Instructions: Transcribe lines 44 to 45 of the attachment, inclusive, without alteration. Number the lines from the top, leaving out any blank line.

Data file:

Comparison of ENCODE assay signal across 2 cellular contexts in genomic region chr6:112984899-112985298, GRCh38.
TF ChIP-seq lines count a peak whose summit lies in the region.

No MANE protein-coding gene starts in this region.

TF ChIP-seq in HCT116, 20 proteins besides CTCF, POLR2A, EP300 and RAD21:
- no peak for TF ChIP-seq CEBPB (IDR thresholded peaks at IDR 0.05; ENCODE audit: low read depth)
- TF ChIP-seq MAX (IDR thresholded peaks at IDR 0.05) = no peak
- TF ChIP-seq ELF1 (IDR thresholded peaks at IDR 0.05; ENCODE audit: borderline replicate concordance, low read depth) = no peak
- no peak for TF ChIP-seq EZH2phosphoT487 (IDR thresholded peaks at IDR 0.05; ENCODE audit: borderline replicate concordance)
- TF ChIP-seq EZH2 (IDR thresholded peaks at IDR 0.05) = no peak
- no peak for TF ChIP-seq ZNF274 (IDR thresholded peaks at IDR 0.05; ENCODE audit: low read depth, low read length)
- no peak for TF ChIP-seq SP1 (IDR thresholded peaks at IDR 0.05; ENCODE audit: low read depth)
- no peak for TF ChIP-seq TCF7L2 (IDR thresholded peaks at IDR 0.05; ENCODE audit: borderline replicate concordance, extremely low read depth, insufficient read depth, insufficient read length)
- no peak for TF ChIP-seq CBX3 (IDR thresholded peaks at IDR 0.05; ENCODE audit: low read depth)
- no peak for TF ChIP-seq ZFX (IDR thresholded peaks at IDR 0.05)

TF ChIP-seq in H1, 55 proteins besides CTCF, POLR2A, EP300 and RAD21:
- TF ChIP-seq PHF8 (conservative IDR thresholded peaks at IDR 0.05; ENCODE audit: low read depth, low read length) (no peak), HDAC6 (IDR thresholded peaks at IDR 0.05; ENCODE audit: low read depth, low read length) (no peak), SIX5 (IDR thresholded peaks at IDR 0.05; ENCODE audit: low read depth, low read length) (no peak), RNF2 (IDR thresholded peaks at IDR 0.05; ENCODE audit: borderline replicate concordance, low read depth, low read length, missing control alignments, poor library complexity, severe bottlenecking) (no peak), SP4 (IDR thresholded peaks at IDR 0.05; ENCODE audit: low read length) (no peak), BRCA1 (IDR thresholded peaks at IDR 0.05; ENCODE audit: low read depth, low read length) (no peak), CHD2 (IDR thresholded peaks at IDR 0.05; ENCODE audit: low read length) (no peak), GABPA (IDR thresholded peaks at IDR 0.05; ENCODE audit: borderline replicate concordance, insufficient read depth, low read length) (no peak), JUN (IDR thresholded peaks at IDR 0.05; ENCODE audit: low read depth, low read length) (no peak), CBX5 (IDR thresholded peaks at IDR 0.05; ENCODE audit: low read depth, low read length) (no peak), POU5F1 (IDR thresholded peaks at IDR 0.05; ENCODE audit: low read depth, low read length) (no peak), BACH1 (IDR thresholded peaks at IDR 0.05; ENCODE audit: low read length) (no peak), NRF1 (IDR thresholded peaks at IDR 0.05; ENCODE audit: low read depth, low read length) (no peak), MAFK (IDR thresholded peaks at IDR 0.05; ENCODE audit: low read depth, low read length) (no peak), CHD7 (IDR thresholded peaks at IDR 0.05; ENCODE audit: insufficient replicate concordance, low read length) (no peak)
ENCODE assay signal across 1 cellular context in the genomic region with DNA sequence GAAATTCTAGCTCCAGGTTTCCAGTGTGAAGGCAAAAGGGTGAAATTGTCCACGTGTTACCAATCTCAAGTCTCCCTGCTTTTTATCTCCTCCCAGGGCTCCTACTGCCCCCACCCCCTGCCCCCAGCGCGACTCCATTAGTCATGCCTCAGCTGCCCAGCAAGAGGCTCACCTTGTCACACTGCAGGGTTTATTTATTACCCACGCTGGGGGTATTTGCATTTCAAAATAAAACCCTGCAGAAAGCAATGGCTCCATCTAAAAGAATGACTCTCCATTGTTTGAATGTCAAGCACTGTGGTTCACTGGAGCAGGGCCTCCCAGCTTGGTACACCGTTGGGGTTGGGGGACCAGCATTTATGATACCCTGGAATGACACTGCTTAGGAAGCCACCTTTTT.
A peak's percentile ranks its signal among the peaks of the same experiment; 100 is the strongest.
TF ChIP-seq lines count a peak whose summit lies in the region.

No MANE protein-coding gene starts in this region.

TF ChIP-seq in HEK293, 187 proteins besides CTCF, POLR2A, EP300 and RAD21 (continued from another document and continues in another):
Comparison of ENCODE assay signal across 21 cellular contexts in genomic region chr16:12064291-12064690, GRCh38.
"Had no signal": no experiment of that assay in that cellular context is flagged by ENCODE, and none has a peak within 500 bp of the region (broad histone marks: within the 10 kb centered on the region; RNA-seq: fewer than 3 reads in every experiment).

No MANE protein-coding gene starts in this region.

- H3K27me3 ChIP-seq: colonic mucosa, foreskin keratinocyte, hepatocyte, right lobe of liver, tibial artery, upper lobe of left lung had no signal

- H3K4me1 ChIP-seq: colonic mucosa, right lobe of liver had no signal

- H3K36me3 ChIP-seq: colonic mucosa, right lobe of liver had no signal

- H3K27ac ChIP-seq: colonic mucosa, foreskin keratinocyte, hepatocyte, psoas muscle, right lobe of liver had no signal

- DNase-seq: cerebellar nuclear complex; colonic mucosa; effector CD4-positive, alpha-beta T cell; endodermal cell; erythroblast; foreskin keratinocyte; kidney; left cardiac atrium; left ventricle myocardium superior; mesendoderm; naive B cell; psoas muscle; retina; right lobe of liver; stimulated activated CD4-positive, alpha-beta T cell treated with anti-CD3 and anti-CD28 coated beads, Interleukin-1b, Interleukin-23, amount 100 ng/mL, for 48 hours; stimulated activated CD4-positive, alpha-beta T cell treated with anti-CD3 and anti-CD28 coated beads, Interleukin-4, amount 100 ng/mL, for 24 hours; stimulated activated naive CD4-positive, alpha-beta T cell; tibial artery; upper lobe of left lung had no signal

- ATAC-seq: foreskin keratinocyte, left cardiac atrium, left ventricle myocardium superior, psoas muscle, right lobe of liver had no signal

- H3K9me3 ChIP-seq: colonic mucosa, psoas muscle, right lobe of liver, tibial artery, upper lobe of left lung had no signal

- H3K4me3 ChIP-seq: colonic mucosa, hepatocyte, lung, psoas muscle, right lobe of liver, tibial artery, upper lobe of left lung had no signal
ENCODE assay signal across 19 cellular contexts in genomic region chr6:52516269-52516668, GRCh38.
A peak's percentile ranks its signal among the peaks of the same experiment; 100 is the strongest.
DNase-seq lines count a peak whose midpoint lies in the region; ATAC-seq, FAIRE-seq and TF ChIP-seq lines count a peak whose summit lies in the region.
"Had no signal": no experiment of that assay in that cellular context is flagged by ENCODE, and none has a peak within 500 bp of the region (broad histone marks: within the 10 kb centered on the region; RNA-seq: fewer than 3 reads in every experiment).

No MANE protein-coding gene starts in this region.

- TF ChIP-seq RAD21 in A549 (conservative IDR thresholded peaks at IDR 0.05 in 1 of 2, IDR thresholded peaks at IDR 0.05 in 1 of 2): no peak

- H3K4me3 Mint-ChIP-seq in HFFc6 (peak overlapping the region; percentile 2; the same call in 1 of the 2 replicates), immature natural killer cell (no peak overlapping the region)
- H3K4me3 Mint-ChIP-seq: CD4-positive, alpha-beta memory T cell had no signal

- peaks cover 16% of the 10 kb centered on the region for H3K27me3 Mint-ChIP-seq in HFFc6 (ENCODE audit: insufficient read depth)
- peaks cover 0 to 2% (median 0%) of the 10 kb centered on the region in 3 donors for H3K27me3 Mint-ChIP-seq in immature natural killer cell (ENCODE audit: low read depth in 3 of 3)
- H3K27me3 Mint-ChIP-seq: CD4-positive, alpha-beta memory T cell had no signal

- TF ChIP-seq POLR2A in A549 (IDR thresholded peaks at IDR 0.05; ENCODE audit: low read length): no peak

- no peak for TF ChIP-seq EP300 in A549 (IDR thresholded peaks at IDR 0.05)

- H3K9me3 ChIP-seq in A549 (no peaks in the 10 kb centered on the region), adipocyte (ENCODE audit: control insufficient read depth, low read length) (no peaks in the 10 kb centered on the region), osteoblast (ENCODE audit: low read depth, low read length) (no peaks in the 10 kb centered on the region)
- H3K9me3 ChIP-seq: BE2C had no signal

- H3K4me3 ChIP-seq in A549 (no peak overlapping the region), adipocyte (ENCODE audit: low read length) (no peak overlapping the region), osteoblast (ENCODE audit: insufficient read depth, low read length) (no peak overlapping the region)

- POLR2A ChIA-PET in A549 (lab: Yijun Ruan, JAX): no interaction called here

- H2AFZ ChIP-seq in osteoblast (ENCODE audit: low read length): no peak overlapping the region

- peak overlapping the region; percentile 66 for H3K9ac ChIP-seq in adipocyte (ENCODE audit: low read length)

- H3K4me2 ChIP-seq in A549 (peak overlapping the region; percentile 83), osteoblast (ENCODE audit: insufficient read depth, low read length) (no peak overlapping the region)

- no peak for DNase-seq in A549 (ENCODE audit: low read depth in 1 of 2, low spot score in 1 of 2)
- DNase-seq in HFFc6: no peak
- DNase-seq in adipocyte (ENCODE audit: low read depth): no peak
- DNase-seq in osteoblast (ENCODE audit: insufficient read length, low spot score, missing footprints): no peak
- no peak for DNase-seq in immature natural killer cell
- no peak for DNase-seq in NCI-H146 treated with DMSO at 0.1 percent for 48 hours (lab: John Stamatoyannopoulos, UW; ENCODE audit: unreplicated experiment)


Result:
- TF ChIP-seq POLR2A in A549 (IDR thresholded peaks at IDR 0.05; ENCODE audit: low read length): no peak

- no peak for TF ChIP-seq EP300 in A549 (IDR thresholded peaks at IDR 0.05)